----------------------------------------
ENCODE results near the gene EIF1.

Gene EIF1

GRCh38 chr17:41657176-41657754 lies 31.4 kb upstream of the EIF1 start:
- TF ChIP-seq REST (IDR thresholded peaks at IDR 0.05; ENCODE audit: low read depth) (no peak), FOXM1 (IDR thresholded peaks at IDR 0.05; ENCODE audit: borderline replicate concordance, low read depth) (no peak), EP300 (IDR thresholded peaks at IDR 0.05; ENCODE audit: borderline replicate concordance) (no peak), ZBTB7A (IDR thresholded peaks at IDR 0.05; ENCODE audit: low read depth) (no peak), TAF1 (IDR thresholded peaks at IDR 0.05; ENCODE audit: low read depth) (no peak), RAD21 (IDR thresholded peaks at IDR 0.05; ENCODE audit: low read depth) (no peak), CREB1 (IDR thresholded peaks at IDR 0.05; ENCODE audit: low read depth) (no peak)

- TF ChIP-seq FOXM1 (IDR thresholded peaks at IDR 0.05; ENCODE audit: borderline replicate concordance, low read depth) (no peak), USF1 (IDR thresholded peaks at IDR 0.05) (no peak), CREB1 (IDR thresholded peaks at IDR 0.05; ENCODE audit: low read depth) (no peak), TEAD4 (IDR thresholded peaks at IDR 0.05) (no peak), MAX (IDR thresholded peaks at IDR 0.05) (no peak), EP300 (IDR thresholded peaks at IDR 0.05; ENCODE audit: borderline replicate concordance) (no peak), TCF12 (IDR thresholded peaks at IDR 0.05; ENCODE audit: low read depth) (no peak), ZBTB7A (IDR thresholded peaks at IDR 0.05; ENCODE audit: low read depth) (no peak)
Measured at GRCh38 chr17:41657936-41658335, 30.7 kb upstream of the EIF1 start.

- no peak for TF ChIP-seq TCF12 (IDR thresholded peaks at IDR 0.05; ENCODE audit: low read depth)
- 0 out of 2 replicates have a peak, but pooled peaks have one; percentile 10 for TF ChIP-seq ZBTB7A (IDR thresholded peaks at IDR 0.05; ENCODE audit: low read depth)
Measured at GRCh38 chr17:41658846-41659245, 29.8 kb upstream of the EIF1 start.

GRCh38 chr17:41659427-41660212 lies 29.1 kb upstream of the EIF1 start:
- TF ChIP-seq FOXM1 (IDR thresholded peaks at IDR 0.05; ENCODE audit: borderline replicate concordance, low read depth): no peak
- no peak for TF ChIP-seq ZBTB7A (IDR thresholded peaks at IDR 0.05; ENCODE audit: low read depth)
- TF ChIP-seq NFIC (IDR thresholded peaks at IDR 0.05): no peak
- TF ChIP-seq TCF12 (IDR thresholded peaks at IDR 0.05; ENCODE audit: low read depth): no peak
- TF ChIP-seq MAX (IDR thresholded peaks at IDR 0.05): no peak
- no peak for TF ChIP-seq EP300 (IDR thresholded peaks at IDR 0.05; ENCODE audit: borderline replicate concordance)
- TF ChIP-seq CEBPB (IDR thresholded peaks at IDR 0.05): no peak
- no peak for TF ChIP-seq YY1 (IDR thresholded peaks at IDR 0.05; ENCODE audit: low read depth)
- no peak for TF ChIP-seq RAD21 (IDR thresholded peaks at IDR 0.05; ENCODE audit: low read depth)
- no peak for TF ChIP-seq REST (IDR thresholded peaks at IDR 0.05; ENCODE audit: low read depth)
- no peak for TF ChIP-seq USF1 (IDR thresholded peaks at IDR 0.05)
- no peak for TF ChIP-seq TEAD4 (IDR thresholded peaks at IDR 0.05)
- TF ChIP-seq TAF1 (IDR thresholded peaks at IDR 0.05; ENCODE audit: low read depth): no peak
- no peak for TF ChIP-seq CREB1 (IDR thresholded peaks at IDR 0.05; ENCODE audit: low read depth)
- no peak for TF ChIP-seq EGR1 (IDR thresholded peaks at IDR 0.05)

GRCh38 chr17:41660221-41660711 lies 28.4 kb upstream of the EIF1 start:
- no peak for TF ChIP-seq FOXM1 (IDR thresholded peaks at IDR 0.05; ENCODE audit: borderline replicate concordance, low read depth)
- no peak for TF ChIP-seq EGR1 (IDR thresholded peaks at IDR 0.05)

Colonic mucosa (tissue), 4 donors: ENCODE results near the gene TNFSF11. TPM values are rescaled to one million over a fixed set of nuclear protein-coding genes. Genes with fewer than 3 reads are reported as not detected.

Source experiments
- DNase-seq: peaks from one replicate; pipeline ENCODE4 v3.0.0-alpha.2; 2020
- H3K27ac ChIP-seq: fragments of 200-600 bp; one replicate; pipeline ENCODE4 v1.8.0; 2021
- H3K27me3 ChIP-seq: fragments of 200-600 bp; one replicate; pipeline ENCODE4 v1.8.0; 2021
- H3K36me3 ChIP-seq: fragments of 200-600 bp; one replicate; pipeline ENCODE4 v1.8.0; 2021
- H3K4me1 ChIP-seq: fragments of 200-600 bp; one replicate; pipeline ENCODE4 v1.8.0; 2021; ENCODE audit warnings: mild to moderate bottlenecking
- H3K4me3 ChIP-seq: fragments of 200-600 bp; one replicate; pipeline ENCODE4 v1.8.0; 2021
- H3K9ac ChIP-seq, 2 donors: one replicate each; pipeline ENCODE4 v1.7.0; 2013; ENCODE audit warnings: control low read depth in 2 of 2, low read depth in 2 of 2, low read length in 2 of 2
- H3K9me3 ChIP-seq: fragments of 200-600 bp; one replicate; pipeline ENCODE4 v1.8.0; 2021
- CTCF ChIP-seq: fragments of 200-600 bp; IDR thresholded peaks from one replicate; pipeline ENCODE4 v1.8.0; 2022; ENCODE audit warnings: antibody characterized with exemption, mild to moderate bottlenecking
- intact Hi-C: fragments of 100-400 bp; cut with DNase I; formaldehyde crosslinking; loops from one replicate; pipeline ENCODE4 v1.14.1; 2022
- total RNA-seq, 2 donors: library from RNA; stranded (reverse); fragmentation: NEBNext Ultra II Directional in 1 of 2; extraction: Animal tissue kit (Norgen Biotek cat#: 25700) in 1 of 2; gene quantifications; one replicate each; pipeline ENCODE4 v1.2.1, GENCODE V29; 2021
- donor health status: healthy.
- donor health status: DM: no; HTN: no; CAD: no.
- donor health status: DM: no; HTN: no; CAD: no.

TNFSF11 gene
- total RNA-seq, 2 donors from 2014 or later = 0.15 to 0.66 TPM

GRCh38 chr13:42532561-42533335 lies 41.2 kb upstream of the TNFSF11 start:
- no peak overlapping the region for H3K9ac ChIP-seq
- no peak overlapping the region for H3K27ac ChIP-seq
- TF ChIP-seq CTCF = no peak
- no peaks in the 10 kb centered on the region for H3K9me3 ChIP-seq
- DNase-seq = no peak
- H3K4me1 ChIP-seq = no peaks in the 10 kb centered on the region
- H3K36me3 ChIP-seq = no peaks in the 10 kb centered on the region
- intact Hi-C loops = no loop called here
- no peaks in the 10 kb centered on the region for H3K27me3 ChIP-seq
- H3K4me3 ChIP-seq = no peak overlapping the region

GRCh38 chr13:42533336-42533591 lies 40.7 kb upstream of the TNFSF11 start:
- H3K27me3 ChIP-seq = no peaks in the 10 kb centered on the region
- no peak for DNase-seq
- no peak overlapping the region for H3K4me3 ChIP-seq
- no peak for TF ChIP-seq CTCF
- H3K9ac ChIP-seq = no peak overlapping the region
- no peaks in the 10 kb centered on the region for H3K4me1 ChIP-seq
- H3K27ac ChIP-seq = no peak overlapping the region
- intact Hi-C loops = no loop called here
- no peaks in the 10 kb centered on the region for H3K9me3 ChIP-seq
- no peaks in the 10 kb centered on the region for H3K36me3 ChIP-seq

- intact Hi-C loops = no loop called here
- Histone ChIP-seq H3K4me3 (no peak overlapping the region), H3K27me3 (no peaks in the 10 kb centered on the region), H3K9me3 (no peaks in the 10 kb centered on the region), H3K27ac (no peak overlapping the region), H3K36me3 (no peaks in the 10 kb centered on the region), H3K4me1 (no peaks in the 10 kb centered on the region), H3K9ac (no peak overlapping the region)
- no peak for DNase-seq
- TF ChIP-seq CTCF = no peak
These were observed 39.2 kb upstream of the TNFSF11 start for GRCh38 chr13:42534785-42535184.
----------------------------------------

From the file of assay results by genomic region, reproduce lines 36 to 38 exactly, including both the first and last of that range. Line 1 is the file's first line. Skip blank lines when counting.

- H3K4me3 ChIP-seq: fragments of 200-600 bp; one replicate; pipeline ENCODE4 v1.8.0; 2021
- H3K9ac ChIP-seq, 2 donors: one replicate each; pipeline ENCODE4 v1.7.0; 2013; ENCODE audit warnings: control low read depth in 2 of 2, low read depth in 2 of 2, low read length in 2 of 2
- H3K9me3 ChIP-seq: fragments of 200-600 bp; one replicate; pipeline ENCODE4 v1.8.0; 2021